The Times, They're Not A-Changin': The Continuing Case for an Open Internet

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Date: Sep 18 2017 - 8:00am - 10:00am
Location:
1871, 222 W. Merchandise Mart Plaza Suite 1212, Chicago, IL, 60654, United States

The Times, They're Not A-Changin': The Continuing Case for an Open Internet

1871 and the Benton Foundation
Monday, September 18, 2017
8:00 AM - 10:00 AM (Central Standard Time)
https://public.1871.com/event/E617104345

Tom Wheeler will ask a simple question: “What has happened in the past two years to justify a 180-degree reversal of Open Internet policy?” And his answer, “Nothing”. He will lay out the continuing case for an Open Internet, based on law and facts: protecting consumers and innovators; safeguarding free expression and economic opportunity; learning the lessons of the past; and anticipating the importance of future developments, like the Internet of Things.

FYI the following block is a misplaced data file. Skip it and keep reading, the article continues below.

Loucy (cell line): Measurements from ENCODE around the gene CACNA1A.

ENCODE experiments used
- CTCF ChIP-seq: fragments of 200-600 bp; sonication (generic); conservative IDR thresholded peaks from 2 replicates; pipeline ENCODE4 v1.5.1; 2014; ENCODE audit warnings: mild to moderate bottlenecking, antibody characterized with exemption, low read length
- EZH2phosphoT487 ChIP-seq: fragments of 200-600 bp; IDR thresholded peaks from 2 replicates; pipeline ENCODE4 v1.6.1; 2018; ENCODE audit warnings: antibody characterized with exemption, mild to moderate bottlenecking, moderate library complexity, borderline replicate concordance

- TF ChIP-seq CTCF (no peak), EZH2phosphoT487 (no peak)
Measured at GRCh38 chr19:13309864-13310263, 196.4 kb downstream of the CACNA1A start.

The Federal Communications Commission (FCC), under the leadership of Chairman Tom Wheeler (2013-2017), adopted, and then successfully defended in court, Open Internet rules to ensure that consumers are free to access and share the information and services of their choosing on the Internet. These net neutrality rules allow innovators and entrepreneurs to develop and distribute their products and services without asking for permission from Internet service providers (ISPs) who are now barred from blocking or impairing digital communications—or creating special "fast lanes" for content and services they own or favor.

The Wheeler FCC was the first to root Open Internet rules on the strongest legal framework, Title II of the Communications Act, giving the rules the solid legal foundation needed to ensure that broadband providers don’t use their gatekeeper power over pathways to the Internet to decide which Internet-based companies will succeed – and which will not.

But now, the President, the Congress, and the new FCC Chairman have proposed rolling back these Net Neutrality rules —and their fate will once again end up being decided by the strongest arguments in a court of law.

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